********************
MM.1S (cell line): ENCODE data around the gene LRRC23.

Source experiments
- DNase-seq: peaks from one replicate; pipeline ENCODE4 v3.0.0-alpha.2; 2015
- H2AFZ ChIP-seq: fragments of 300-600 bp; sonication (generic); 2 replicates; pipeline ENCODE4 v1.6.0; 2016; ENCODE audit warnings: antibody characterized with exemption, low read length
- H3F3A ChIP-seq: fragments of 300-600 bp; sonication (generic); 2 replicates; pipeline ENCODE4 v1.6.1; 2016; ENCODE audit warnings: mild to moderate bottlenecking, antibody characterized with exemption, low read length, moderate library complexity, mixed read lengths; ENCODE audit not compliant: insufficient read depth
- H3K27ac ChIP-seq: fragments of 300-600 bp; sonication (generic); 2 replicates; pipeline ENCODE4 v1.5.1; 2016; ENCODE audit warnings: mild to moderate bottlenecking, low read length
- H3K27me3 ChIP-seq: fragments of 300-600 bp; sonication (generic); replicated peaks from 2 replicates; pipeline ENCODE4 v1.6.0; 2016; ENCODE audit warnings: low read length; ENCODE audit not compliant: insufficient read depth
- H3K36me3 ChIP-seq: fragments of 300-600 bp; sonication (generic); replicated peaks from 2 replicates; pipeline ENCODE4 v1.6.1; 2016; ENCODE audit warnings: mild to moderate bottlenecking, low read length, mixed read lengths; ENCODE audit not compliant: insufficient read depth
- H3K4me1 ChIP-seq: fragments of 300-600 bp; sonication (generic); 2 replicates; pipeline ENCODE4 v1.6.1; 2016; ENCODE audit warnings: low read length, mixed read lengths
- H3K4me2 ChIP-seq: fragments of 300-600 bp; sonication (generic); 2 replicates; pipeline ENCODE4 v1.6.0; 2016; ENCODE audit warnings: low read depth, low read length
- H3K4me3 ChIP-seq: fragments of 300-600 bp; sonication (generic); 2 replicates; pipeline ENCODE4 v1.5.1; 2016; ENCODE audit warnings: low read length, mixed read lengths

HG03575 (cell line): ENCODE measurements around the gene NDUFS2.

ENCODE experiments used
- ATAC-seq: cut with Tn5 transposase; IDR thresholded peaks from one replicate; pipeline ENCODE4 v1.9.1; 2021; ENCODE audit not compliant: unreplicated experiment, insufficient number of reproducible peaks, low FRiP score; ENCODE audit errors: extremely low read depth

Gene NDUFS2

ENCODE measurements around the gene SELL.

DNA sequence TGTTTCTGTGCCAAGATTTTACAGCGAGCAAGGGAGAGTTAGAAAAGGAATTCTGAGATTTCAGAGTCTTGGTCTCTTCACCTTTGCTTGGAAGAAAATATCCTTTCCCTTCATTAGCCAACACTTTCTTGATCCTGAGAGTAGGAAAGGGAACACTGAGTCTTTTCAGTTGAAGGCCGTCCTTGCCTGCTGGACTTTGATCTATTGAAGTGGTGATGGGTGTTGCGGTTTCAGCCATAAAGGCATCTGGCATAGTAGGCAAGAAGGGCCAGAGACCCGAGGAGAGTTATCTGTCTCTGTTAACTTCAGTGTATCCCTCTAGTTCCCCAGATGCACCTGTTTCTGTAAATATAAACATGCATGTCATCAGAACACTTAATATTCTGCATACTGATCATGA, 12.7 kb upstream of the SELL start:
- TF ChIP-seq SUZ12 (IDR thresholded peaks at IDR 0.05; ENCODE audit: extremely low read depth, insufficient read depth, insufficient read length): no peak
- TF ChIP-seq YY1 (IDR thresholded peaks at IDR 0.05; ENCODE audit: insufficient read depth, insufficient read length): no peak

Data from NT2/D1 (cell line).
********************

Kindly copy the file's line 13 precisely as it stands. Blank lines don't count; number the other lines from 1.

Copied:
ENCODE experiments used